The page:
s PORK PIE **** s   

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10-29-08 this was excellent, much better than I thought it would be
Pork pie is perfect for a potluck
By JIM ROMANOFF, The Associated Press

Preparing an entire Thanksgiving feast can require some serious
kitchen gymnastics to get everything to the table at once. But with
skyrocketing food costs, juggling the hit on your food budget might be
an even bigger challenge this year.

Thankfully, the Turkey Day meal is perfect for potluck. The most
practical way to do this is for the host to prepare the turkey, while
each guest brings a hot or cold side or dessert.

Just be sure to ask guests ahead of time what they plan to bring so
you donĂt end up with eight varieties of cranberry sauce. And in some
cases, it will be easier to simply assign a side to each guest
(leaving the particulars of the recipe to their discretion).

As you coordinate with your guests, keep in mind which dishes will
need to be heated in the oven or on the stovetop so you donĂt end up
with a traffic jam in the kitchen.

If youĂll be a guest at a potluck Thanksgiving, think portable when
you consider what to make. ItĂs always best to bring something that
fits into a single box or container and doesnĂt require a lot of
assembly or additional cooking.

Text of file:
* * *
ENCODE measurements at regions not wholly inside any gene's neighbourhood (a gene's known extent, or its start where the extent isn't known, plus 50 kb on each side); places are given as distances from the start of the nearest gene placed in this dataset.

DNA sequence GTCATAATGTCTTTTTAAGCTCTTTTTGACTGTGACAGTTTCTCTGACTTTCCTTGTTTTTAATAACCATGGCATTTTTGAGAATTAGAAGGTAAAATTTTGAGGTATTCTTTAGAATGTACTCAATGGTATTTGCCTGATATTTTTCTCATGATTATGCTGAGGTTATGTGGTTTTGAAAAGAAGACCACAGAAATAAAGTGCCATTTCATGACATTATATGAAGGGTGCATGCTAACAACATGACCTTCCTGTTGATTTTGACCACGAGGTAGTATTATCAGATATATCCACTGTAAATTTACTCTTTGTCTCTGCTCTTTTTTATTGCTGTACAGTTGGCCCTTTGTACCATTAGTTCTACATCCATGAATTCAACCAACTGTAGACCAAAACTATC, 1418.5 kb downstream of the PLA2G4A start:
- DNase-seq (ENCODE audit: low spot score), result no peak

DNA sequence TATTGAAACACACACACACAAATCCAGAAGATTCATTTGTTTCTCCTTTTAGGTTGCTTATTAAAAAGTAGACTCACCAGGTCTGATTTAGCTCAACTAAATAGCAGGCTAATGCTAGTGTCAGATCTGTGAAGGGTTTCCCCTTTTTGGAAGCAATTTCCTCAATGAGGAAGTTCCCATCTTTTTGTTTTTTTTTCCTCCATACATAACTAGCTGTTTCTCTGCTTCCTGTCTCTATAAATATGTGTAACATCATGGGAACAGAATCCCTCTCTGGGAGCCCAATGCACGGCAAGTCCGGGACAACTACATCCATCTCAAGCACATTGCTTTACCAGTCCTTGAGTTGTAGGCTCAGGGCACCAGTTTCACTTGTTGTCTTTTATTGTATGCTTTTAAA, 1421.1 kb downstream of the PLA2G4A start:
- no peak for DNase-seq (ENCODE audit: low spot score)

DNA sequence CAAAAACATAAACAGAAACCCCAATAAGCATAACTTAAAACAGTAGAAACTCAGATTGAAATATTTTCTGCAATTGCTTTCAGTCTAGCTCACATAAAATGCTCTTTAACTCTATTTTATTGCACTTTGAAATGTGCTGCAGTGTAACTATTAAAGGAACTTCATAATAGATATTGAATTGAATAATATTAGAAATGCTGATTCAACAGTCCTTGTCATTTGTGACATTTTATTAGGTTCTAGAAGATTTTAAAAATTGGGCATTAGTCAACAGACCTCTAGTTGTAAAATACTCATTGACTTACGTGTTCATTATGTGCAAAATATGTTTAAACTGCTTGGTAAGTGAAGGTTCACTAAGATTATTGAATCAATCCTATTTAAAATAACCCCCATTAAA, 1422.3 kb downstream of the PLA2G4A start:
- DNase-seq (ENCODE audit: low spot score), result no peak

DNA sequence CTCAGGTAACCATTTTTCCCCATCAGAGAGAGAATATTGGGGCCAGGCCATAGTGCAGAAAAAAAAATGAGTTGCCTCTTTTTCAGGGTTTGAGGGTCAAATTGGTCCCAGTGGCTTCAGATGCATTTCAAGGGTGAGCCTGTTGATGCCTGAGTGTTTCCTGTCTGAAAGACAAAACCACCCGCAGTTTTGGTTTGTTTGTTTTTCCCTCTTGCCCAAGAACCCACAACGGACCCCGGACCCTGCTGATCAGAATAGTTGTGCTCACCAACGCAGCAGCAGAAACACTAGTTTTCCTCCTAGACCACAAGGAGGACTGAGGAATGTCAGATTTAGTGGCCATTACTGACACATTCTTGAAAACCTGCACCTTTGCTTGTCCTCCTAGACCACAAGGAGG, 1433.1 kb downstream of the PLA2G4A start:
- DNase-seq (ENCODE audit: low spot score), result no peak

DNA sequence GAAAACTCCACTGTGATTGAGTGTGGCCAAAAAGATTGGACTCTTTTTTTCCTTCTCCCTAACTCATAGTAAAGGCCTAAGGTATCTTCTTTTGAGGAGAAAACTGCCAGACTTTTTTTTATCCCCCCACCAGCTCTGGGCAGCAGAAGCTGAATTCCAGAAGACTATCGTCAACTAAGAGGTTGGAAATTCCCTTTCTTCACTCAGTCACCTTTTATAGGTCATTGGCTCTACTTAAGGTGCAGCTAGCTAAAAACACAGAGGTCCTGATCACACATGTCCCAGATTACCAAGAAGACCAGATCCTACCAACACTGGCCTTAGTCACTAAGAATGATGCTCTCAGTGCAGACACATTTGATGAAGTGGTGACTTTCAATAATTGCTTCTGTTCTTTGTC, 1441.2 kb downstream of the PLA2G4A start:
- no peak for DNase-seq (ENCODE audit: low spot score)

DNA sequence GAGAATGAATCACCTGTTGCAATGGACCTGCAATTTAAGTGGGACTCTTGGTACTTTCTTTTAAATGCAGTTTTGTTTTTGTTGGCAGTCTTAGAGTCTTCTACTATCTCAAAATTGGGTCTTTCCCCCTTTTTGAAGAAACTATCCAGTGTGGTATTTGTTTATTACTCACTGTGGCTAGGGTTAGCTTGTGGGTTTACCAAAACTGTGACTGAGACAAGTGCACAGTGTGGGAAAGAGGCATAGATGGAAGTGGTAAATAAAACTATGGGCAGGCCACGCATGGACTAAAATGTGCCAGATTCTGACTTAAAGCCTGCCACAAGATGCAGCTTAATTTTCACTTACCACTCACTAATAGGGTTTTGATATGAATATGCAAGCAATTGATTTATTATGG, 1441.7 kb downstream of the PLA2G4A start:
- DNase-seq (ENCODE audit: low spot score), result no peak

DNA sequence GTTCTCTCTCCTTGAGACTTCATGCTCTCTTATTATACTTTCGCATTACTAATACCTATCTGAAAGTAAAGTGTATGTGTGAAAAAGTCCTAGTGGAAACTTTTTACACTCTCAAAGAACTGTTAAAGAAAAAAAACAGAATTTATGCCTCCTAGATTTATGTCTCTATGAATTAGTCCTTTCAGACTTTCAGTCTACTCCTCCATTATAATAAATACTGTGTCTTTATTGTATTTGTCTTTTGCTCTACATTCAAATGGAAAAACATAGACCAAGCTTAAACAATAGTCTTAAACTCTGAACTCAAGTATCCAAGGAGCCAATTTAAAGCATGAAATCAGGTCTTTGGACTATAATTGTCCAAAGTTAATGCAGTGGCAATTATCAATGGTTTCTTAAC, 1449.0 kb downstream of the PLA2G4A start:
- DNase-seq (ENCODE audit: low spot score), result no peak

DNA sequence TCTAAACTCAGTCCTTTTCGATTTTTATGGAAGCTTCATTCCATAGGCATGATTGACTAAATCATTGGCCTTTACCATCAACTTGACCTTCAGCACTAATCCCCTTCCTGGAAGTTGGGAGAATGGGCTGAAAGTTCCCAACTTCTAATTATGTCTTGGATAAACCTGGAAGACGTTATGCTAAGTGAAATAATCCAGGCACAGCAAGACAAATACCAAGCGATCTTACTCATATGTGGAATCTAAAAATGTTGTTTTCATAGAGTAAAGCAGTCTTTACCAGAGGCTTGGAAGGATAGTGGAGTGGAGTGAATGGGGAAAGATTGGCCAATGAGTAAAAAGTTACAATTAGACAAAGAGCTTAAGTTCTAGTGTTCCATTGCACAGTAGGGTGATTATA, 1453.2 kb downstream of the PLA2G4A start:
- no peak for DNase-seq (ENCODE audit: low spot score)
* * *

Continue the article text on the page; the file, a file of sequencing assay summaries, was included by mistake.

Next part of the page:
This Pork and Apple Tourtiere, or savory pie, costs just $1 per
serving. ItĂs based on the sumptuous meat pies served during the
holidays in Quebec.

The filling is made with inexpensive ground pork and seasoned with
sauteed onions, bacon and ground nutmeg. Diced apples provide a tart,
sweetness to balance the savory flavors of the other ingredients.

The pie, which travels well, calls for a ready-made pie crust. If you
like, you can cut costs a bit more by making a crust from scratch. If
you do buy the crust, look for store brands, which are as good as name
brands and usually cost less.

You can make the pie the day of the gathering and reheat it just
before serving. To make the pie in advance, follow the recipe but
donĂt bake the pie. Instead, store it, wrapped in plastic, in the
refrigerator for up to two days or in the freezer for up to two
months. When ready to bake and serve, unwrap the pie and cook as
indicated in the recipe, adding 10 minutes to the cooking time if the
pie was refrigerated or 25 to 30 minutes if frozen.


Start to finish: 1 hour 20 minutes (25 minutes active).
Servings: 8.

15-ounce package refrigerated ready-made pie crusts (2 crusts)
3 slices bacon, finely chopped
1+ cups finely chopped onion
1 pound lean ground pork
2 large apples, peeled, cored and finely diced (about 2 cups)
+ teaspoon dried thyme leaves
+ teaspoon salt
+ teaspoon ground black pepper
+ teaspoon ground nutmeg

Remove the crusts from the box, and let sit at room temperature.

In a large skillet over medium heat, cook the bacon until it begins to
brown, about 5 minutes. Add the onions, and saute until tender and
golden, about 10 minutes.

Add the ground pork. As it cooks, break it up with a spatula or wooden
spoon, cooking until no traces of pink remain, about 5 minutes. Stir
in the apples, thyme, salt, pepper and nutmeg.

Transfer the pork mixture to a shallow bowl, cover and refrigerate
until slightly cooled, about 15 minutes.

Heat the oven to 400 degrees.

Line the bottom of a 9-inch pie plate with 1 of the crusts. Add the
cooled pork and apple filling, spreading it in an even layer. Place
the remaining crust on top, then pinch and crimp the edges together.
Make several small slits in the top crust for venting.

Bake the pie for 35 to 45 minutes, or until the crust is golden and
the filling is bubbling.

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